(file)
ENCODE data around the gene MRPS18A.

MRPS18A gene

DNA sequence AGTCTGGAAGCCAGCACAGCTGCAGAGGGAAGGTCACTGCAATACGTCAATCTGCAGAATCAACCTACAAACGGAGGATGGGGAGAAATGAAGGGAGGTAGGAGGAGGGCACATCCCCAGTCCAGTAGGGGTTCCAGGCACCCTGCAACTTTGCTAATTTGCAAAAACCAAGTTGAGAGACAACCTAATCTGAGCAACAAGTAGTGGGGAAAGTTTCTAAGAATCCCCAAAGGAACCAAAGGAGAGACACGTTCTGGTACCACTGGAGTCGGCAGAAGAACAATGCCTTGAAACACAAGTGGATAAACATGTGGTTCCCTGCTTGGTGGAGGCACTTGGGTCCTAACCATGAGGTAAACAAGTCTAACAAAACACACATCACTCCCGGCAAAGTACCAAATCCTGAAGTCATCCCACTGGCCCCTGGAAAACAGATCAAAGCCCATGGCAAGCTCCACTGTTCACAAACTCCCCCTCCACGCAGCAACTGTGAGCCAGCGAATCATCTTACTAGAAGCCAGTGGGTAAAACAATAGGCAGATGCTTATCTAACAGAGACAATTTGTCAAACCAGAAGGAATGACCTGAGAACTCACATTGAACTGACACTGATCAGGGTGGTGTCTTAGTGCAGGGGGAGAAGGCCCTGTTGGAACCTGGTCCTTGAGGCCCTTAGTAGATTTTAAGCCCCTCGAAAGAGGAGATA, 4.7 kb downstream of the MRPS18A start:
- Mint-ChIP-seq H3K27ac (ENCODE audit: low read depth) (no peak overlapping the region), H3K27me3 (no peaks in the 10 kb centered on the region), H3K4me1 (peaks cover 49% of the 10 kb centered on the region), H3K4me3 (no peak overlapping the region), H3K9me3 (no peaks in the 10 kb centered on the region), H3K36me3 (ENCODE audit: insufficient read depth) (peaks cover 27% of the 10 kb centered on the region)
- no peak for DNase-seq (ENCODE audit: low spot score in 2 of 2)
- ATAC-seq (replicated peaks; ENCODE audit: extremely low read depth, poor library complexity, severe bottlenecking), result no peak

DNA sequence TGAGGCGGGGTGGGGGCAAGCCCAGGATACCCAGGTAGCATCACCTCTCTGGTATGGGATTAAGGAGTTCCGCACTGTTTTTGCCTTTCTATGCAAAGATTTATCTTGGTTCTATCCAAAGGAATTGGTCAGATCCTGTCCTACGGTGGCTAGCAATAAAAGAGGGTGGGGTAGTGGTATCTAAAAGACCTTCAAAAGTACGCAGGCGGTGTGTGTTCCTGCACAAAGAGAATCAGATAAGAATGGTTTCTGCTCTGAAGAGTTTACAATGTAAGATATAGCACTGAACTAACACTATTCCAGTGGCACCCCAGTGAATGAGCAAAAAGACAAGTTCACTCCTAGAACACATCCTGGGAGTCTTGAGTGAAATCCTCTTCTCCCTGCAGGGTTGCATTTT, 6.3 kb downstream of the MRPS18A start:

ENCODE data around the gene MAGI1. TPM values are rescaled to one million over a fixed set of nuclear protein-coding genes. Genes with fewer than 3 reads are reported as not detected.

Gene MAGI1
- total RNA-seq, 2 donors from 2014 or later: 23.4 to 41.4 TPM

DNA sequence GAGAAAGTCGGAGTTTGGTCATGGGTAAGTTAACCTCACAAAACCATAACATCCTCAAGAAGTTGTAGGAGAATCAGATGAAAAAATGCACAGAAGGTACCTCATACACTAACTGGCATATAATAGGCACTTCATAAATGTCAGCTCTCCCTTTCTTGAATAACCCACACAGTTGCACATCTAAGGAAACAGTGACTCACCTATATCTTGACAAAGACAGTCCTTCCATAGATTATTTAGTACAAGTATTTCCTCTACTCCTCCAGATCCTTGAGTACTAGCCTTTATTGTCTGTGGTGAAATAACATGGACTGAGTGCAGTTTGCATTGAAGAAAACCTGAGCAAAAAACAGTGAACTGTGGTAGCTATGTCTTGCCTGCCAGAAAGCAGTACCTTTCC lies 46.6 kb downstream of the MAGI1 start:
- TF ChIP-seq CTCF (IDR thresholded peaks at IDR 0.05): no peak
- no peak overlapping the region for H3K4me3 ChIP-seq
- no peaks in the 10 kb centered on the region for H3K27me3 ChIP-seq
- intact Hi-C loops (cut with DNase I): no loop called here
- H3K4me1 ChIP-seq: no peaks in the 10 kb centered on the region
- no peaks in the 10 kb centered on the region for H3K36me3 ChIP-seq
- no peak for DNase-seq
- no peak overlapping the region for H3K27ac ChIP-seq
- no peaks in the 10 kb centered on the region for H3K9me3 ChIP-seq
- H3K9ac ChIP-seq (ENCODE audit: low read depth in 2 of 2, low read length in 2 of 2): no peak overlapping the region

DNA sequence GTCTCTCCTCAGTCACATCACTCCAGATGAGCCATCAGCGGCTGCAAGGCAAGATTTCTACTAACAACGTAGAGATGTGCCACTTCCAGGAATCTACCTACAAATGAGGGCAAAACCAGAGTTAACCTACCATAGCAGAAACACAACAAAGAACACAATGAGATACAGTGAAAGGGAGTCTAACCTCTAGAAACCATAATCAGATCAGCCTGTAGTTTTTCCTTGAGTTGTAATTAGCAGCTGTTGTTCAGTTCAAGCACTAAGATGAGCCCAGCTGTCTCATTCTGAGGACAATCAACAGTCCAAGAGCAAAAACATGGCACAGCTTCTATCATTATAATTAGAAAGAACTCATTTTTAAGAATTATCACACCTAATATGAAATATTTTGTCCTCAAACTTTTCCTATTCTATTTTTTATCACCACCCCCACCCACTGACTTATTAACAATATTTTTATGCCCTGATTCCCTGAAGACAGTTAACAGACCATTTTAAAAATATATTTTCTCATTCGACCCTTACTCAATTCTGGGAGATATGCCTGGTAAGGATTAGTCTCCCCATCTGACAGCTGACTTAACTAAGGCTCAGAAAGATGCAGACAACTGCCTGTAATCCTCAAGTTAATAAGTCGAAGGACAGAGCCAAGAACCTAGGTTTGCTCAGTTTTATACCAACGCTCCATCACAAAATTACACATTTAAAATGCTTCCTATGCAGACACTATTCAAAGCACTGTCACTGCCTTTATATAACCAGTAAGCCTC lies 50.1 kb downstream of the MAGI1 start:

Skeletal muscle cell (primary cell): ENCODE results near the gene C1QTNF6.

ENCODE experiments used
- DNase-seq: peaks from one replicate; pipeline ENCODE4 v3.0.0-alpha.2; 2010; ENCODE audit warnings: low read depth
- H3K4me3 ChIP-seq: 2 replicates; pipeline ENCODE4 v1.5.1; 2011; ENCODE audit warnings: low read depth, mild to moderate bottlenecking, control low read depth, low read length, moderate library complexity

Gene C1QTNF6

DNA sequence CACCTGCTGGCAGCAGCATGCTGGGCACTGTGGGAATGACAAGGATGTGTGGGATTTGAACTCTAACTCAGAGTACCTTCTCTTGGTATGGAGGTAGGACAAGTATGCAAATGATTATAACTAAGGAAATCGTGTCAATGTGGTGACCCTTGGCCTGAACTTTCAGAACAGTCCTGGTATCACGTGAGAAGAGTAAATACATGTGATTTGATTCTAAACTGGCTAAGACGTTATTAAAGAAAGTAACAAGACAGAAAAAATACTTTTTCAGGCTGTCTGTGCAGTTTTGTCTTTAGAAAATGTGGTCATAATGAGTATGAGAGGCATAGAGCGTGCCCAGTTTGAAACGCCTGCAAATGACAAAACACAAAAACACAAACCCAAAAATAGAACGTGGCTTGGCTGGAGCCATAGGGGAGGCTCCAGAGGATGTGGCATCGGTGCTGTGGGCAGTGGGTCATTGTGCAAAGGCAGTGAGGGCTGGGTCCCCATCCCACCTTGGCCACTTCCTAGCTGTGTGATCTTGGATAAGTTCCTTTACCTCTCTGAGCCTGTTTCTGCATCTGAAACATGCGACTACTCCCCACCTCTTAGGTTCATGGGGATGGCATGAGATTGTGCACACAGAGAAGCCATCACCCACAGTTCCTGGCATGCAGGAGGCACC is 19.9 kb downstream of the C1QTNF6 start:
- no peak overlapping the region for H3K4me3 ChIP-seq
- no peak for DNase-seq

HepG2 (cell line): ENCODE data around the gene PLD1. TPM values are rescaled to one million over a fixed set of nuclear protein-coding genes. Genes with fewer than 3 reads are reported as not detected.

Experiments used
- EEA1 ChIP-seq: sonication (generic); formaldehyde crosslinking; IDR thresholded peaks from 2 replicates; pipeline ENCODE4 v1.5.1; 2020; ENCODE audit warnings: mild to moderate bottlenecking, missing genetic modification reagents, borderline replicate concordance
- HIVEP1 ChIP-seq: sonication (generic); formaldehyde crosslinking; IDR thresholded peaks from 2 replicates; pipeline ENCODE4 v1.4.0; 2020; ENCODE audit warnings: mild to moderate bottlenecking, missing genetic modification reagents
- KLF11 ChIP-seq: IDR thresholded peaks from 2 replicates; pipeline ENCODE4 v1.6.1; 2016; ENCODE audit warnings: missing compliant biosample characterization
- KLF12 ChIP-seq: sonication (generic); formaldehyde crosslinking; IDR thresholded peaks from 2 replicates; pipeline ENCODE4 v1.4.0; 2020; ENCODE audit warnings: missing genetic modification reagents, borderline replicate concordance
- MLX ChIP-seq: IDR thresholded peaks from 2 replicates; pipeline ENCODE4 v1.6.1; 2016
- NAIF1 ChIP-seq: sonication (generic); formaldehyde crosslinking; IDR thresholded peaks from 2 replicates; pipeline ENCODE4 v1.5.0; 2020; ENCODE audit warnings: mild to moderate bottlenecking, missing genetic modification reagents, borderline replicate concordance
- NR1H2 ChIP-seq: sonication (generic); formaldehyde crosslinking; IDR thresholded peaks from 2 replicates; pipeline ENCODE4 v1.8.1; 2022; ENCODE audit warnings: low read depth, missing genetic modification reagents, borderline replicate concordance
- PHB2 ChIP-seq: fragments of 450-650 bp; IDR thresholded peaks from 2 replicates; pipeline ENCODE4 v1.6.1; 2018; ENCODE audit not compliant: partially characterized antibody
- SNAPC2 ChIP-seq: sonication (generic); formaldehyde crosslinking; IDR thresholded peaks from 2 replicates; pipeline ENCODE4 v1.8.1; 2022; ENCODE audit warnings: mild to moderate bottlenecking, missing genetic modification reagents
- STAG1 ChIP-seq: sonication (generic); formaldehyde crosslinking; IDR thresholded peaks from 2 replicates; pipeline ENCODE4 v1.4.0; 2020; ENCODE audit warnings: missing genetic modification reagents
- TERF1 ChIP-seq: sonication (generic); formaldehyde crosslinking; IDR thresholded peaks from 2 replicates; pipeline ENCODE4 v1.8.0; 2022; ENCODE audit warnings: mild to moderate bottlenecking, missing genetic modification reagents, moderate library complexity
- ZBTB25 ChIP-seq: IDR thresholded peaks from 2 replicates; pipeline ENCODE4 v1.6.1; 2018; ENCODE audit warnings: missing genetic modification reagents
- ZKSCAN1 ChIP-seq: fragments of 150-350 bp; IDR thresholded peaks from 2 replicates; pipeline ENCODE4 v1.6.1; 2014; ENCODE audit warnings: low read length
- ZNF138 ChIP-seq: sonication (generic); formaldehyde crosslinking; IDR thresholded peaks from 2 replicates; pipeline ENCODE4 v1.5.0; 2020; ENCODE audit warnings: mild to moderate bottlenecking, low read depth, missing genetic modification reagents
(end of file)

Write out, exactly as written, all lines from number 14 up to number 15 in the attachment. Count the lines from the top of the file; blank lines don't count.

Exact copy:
- no peaks in the 10 kb centered on the region for H3K27me3 ChIP-seq
- intact Hi-C loops (cut with DNase I): no loop called here